Release date: 2006-06-30

  • Articles and reports: 91-209-X20030009188
    Description:

    The visible minority population is growing rapidly in Canada and accounts for an increasing proportion of the birth rate. How do the various visible minority groups in Canada's population differ from one another with respect to fertility? The study shows that fertility is higher for visible minority women as a group than for the rest of the population, that fertility varies appreciably from one visible minority group to another, and that removing the effects of the groups' socio-economic characteristics, including religious denomination, does not eliminate fertility differentials.

    Release date: 2006-06-30

  • Articles and reports: 11-008-X20060019181
    Description:

    This article uses data from the General Social Survey (GSS) and the 2002 Ethnic Diversity Survey (EDS) to track the religious views and practices of Canadians and identify those groups most likely to be religious. An index of religiosity is developed based on the presence of religious affiliation, frequency of attendance at religious services, frequency of private religious practices and the importance of religion to the respondent.

    Release date: 2006-06-28

  • Articles and reports: 11-008-X20050049127
    Description:

    Using data from the 2002 Ethnic Diversity Survey (EDS), this article examines the preservation of ancestral languages by looking at the extent to which allophone immigrants (i.e. those whose mother tongue is neither English nor French) have transmitted their mother tongue to their Canadian-born children. The analysis focuses on the factors associated with the probability of the ancestral language being the respondent's mother tongue, the respondent's ability to speak the ancestral language, and his or her regular use of this language in the home.

    Release date: 2006-03-21

  • Articles and reports: 81-004-X20050059112
    Description:

    This article draws on the results of the 2003 International Adult Literacy and Skills Survey (IALSS) to examine the skill profiles of Canadians in four domains: prose literacy, document literacy, numeracy and problem solving. Skill levels are compared for three groups: the Canadian-born, recent immigrants (those who have been in Canada for 10 years or less) and established immigrants (those who have been in Canada for more than 10 years). Other dimensions considered are age, education and mother tongue.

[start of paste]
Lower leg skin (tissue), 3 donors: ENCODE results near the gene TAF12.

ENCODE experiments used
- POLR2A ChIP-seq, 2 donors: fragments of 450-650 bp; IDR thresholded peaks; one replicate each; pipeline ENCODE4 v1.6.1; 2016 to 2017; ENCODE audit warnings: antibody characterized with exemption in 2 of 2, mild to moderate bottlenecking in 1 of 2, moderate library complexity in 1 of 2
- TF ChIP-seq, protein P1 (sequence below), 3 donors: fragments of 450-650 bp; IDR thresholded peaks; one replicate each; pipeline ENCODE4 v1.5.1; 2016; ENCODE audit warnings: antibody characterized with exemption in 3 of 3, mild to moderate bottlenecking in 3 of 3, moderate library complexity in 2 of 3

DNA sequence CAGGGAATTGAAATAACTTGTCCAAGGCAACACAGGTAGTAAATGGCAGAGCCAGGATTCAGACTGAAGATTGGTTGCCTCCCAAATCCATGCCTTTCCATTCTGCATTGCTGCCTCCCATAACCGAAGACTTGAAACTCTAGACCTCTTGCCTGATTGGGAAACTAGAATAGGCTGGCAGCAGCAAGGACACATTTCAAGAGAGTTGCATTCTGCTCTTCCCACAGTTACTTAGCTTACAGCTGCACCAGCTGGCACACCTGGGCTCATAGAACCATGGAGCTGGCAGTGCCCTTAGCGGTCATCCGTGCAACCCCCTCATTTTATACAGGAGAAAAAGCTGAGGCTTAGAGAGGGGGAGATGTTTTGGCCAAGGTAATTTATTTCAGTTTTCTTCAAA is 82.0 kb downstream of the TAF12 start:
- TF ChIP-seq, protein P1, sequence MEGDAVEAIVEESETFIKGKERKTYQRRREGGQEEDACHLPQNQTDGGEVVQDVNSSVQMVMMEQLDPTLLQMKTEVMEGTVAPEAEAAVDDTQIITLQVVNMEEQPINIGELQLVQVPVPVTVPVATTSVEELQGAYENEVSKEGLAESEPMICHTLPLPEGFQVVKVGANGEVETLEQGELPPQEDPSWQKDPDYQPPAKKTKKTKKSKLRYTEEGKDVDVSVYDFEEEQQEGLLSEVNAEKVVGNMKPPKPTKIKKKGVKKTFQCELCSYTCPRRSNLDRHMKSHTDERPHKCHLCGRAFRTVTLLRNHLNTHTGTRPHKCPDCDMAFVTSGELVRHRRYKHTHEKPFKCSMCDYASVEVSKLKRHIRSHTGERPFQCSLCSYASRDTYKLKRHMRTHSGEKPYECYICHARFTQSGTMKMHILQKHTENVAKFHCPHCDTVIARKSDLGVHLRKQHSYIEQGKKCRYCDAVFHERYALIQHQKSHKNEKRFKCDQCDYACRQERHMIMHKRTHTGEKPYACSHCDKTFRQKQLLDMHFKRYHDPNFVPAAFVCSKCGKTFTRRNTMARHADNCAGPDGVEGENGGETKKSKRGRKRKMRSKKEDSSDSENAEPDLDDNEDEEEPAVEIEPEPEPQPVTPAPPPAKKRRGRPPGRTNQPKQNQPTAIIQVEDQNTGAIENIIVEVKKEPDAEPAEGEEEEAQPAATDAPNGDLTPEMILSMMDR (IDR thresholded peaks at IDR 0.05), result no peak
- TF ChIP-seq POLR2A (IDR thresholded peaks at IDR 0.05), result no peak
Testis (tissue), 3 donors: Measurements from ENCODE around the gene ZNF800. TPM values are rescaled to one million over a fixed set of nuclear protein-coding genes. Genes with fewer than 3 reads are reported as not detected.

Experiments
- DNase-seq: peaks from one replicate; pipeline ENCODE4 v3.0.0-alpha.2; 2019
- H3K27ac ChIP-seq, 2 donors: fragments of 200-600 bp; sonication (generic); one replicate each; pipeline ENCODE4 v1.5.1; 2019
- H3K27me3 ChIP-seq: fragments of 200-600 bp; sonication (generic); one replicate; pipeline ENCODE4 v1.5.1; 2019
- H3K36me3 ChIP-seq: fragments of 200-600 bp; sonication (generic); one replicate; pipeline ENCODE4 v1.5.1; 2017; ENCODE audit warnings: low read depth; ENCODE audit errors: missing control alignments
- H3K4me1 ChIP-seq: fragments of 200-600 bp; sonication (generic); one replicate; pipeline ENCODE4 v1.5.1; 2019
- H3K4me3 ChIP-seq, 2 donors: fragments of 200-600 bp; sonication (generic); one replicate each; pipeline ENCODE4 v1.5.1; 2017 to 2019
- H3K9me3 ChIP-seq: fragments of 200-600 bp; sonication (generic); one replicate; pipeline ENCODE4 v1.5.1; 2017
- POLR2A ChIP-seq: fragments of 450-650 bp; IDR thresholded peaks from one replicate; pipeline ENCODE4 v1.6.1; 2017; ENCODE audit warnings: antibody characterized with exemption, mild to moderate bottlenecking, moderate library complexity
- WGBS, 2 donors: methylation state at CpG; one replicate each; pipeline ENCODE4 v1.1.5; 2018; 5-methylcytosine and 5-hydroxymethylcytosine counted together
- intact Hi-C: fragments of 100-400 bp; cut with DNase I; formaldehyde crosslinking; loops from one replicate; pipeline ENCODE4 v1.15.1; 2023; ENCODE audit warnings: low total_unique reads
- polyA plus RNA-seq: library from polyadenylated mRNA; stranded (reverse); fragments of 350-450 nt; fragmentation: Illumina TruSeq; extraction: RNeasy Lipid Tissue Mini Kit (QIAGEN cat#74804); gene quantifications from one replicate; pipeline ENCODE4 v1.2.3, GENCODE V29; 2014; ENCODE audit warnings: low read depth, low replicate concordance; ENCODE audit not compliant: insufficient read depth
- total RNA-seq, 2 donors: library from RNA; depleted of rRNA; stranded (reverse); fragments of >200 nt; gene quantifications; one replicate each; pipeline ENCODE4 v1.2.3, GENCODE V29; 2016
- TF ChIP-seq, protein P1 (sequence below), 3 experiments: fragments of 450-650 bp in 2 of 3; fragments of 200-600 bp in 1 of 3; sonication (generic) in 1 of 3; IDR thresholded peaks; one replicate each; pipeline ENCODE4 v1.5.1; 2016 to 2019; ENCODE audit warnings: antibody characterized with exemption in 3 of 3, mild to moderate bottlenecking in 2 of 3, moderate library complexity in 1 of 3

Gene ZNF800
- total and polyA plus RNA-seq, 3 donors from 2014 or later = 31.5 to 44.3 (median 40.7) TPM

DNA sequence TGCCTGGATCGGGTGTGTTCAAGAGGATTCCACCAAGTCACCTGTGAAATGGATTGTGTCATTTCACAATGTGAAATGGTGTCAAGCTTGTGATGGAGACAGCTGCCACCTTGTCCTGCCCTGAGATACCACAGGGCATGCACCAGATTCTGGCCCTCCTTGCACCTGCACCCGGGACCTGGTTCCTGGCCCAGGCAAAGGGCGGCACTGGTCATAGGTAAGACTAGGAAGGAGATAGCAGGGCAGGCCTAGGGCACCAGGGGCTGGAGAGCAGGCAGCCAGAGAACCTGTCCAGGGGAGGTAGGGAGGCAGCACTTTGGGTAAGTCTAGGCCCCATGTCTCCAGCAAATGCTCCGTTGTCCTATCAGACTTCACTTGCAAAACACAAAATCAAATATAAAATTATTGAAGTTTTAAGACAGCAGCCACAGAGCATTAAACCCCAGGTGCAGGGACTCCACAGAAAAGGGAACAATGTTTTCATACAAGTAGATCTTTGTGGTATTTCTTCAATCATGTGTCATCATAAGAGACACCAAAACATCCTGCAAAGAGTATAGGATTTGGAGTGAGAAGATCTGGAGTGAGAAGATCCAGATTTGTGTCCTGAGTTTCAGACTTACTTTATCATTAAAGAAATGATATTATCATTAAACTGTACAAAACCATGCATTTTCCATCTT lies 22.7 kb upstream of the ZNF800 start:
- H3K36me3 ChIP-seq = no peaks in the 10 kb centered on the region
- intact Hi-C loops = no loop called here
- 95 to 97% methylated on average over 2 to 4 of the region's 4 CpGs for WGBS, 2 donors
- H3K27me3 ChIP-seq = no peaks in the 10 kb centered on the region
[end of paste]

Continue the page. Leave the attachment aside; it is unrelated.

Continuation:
Release date: 2006-02-28

  • Journals and periodicals: 82-581-X
    Description:

    This report briefly describes over 100 long-term medical follow-up studies covering topics over the complete life cycle including most age groups and diseases. The research projects examine delayed health outcomes in relation to occupational, environmental, lifestyle, medical and socio-economic factors.

    This inventory of projects carried out since 1978, searchable by themes, will aid in determining earlier research completed using record linkage plus national birth, cancer and death databases for Canada. It outlines the agencies involved, the main investigators at the time of the work, the size of the study population, and provides citations to published findings. This report will be useful for those who make or influence policies, regulations and medical guidelines, and carry out research that affects the health of the population at the industry, community, regional, national or international level.

    Release date: 2006-02-14

  • Journals and periodicals: 89-616-X
    Description:

    This paper contains regional and provincial findings from the second wave of the Longitudinal Survey of Immigrants to Canada (LSIC). The LSIC was designed to study how newly arrived immigrants adjust over time to living in Canada.

    This paper focuses on the issue of labour market integration for immigrants at the regional and provincial levels. Labour market integration is a critical aspect of the immigrant settlement process. For the major provinces and Census Metropolitan Areas, this paper addresses questions such as: how long does it take newly arrived immigrants to get their first job? How many of them find employment in their intended occupation? And what obstacles do they encounter when looking for work?

    Release date: 2006-01-31

Reference (1)

Reference (1) (1 result)

  • Technical products: 12-002-X20060019253
    Description:

    Before any analytical results are released from the Research Data Centres (RDCs), RDC analysts must conduct disclosure risk analysis (or vetting). RDC analysts apply Statistics Canada's disclosure control guidelines, when reviewing all analytical output, as a means of ensuring the protection of survey respondents' confidentiality. For some data sets, such as the Aboriginal People's Survey (APS), Ethnic Diversity Survey (EDS), the Participation, Activity and Limitation Survey (PALS) and the Longitudinal Survey of Immigrants to Canada (LSIC), Statistics Canada has developed an additional set of guidelines that involve rounding analytical results, in order to ensure further confidentiality protection. This article will discuss the rationale for the additional rounding procedures used for these data sets, and describe the specifics of the rounding guidelines. More importantly, this paper will suggest several approaches to assist researchers in following these protocols more effectively and efficiently.

    Release date: 2006-07-18